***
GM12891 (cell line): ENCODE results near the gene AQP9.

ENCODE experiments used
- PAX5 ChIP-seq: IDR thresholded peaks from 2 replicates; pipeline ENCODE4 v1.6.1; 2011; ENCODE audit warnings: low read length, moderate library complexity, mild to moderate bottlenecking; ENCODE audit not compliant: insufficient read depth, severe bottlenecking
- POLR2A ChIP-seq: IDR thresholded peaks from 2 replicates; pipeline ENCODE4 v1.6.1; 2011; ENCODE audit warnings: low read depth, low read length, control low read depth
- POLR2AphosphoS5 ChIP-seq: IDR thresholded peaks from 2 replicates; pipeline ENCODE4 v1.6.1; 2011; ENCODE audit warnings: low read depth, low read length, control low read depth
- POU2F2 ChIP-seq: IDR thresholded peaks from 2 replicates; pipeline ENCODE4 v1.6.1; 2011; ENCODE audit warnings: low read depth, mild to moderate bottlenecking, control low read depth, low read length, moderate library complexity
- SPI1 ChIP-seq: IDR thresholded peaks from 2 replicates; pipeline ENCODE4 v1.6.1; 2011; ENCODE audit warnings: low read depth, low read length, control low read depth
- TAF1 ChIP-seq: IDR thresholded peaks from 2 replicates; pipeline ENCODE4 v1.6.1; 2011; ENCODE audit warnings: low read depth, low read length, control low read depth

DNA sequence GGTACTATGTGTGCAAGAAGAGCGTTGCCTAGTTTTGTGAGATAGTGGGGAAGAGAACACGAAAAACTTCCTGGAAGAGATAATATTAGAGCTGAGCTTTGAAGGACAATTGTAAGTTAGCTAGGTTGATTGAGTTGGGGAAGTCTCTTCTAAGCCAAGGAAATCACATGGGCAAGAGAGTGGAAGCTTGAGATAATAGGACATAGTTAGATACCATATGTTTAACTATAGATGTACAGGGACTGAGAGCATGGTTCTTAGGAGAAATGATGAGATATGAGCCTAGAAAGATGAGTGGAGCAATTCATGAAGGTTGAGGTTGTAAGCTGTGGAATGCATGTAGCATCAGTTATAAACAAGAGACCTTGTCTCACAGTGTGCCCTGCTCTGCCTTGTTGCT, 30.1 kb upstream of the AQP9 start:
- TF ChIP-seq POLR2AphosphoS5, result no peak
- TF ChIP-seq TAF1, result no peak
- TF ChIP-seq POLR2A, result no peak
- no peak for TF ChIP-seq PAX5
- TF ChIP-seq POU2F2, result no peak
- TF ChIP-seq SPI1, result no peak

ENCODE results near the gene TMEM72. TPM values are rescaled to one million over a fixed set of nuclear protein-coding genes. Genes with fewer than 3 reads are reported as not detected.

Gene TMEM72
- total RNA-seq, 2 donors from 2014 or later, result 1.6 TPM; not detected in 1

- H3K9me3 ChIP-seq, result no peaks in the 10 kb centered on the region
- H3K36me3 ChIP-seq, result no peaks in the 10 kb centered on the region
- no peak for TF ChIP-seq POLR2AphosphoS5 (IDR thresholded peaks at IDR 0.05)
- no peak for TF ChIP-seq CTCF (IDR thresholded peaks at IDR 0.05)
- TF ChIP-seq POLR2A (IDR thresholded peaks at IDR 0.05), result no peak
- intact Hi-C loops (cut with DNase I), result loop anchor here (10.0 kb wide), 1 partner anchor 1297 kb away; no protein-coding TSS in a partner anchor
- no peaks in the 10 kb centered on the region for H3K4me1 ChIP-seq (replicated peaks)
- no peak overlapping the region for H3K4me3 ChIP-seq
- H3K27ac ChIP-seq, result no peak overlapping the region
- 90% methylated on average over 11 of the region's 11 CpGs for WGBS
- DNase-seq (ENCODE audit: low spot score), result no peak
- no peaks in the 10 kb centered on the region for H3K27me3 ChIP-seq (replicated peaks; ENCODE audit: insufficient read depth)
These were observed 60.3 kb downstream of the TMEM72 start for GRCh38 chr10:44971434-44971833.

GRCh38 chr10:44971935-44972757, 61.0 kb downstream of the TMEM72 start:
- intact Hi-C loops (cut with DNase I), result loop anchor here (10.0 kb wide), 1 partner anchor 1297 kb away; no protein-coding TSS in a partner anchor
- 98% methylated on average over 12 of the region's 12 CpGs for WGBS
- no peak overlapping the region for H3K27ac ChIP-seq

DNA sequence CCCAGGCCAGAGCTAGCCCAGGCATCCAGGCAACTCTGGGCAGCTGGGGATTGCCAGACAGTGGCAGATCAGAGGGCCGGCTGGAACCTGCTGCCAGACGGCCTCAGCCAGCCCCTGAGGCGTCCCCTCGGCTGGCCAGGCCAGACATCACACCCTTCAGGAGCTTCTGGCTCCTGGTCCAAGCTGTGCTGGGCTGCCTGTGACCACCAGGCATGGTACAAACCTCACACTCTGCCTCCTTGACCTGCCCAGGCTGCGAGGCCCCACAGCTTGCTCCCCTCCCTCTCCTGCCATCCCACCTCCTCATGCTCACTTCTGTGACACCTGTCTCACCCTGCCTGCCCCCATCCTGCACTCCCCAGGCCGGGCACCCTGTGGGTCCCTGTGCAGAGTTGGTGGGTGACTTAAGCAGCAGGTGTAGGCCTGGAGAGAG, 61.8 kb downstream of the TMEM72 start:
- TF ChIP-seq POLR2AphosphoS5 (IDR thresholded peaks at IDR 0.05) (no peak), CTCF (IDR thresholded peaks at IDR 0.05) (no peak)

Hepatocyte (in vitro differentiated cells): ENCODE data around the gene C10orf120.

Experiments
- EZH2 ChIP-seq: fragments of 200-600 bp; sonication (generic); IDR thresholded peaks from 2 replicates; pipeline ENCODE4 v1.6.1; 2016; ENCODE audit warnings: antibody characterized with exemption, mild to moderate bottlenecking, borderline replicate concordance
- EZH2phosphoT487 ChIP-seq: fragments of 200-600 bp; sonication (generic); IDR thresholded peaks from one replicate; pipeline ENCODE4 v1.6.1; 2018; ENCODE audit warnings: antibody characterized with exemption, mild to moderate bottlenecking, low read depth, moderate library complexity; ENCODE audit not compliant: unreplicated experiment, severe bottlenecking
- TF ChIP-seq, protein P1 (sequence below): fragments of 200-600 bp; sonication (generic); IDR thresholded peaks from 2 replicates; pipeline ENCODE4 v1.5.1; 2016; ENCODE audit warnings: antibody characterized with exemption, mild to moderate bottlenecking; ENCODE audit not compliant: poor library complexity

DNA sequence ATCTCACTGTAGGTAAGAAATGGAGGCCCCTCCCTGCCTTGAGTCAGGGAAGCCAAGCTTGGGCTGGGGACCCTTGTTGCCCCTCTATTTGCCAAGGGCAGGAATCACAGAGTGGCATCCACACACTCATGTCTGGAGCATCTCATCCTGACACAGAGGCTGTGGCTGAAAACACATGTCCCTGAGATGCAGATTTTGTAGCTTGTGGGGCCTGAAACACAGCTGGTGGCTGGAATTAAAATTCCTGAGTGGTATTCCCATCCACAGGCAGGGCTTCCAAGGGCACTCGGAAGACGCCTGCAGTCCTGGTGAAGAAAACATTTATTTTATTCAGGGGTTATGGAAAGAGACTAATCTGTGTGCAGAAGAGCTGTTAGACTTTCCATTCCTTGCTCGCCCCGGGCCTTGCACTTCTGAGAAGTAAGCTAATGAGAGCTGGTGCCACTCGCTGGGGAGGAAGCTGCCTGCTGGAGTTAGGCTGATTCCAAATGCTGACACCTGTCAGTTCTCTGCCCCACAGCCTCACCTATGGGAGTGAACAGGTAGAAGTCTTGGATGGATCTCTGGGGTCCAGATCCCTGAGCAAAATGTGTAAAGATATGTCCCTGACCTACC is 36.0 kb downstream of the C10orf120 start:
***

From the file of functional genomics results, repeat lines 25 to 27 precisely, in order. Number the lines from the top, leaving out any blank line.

- no peaks in the 10 kb centered on the region for H3K4me1 ChIP-seq (replicated peaks)
- no peak overlapping the region for H3K4me3 ChIP-seq
- H3K27ac ChIP-seq, result no peak overlapping the region